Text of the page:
There’s been some scrutiny of the claim that antioxidants decrease inflammation, but significant research suggests antioxidants blunt cell damage by strengthening the immune system and interrupting the domino-like damaging effects of free radicals that contribute to initial soreness and DOMS. However, foods containing antioxidants like vitamins A, C, and E—blueberries, pomegranates, and cherries, Witard says—offer benefits outside of antioxidants, so you might as well dig in.

2. Up your intake of healthy fat

Fat helps keep our cells intact. “Omega-3s like those in fish oil incorporate themselves into the cell membrane of the muscle and form a barrier, and they may preserve the cell membrane’s integrity,” Witard says.

The alternative is leaky cells that spill an enzyme called creatine kinase into your system, which contributes to muscle aches and cramps. Fatty fish (not fish oil supplements) pack the most significant amount of omega-3s, though the fish-averse can resort to foods such as flax seeds and spinach.

3. Consider supplementing with vitamin D

Witard also recommends adding vitamin D to your diet to help with soreness, which studies have identified as a key agent in expediting muscle repair. Other research has seen vitamin D improve muscle function and protect against injuries. Choose foods like fatty fish and dairy products for a vitamin D boost.

4. Graze on protein

You will best limit DOMS if you eat protein throughout the day, says Nate Dunn, a USAC Level 1 certified coach. Aim for 20 to 30 grams of protein every three hours. When you are “dosing” with protein all day, you are providing your muscles with a steady stream of amino acids—the building blocks of healthy muscle. It doesn’t have to be a complicated protein shake—snack on Greek yogurt, nuts, or whatever protein source you like best.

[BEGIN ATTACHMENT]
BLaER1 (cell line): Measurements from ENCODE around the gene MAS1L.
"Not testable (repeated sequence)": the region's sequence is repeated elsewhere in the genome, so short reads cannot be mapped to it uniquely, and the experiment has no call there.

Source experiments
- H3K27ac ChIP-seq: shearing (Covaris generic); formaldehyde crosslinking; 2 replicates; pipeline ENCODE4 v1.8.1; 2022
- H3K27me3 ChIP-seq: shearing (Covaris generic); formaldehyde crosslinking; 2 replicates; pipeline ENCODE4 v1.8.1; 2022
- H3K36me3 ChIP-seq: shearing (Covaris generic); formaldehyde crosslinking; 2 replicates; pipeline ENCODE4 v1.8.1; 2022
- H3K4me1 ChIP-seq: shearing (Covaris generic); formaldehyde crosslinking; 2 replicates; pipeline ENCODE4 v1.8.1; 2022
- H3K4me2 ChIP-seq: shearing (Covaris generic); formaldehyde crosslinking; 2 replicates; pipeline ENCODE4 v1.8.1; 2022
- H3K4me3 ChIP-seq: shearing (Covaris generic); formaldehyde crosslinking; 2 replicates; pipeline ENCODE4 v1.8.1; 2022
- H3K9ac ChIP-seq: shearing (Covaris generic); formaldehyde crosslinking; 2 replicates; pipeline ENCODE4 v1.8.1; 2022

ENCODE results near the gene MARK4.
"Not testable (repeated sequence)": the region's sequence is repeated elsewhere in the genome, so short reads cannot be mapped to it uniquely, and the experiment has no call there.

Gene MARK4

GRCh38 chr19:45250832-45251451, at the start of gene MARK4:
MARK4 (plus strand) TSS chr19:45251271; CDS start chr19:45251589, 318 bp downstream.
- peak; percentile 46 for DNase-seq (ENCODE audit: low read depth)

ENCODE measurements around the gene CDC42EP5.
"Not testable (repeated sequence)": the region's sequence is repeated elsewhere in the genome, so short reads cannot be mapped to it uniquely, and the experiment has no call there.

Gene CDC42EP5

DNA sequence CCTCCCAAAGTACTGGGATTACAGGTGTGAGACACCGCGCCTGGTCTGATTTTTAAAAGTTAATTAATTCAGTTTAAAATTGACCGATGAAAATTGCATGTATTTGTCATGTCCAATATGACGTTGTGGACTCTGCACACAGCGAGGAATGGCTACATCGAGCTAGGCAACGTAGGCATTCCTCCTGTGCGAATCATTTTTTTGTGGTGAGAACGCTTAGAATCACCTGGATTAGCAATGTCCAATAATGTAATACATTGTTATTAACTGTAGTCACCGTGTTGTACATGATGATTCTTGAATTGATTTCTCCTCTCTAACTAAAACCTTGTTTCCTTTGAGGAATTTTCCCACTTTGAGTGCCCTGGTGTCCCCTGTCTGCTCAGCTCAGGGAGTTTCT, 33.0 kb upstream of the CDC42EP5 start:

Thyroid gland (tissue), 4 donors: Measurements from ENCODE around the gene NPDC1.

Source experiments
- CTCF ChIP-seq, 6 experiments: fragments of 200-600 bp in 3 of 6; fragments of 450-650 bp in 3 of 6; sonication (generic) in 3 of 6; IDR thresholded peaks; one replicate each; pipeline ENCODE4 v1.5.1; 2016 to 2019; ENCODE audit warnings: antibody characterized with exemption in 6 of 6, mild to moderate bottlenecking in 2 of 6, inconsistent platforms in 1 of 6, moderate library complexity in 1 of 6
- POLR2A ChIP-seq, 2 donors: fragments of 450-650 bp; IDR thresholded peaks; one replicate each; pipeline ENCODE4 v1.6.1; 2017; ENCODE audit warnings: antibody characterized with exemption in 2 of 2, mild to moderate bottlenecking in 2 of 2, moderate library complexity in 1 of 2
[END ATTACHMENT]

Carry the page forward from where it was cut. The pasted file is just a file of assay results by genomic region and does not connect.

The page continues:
What to Do in Workouts to Prevent DOMS

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1. Start slow

The most basic rule of getting rid of and preventing muscle soreness is using progression. “You get DOMS when you bite off more than you can chew while training,” Dunn says. “Figure out where you’re coming from and work from there. Are you lean? Overweight? Active? Coming back from an injury? Honestly assess where you’re at.”

If you’re coming off the couch, he says, ride three times a week at most, with each ride lasting between 60 and 90 minutes. Utilizing a steady, progressive loading strategy is ideal for getting stronger without overwhelming your body.

3. Spin, don’t push

Maintaining a higher cadence will “minimize the amount of torque transferred to your joints and overall stress on your muscles,” Dunn says. “You want to stay in the 90 rpm range and get comfortable there before you start doing sprint intervals.” That means gear down and spin faster instead of gearing up and mashing on the pedals.

4. Know your limits—then push them

“There’s no problem with overreaching and giving yourself a big workout or a hard week of training, but after you overreach, accept that you wont feel as good,” says Stuart Phillips, Ph.D., a professor of kinesiology at McMaster University and fellow of the American College of Sports Medicine and the American College of Nutrition. “You have to scale back after pushing the limit so you don’t go over the edge and end up with a muscle injury. If you can do that, a week or two down the road, you’ll have improved fitness since your muscles have been pushed and had the opportunity to rebuild. Successive big weeks are overdoing it. And overdoing it is overtraining.”